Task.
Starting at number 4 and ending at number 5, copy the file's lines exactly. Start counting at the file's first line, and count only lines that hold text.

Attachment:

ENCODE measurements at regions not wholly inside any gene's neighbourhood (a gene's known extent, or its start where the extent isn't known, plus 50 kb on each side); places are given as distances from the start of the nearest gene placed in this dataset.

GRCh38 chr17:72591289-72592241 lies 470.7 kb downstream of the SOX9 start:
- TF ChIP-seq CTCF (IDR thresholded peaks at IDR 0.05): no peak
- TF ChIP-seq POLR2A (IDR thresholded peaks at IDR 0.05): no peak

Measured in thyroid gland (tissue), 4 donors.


- TF ChIP-seq POLR2A (IDR thresholded peaks at IDR 0.05): no peak

Measured in thyroid gland (tissue), 4 donors.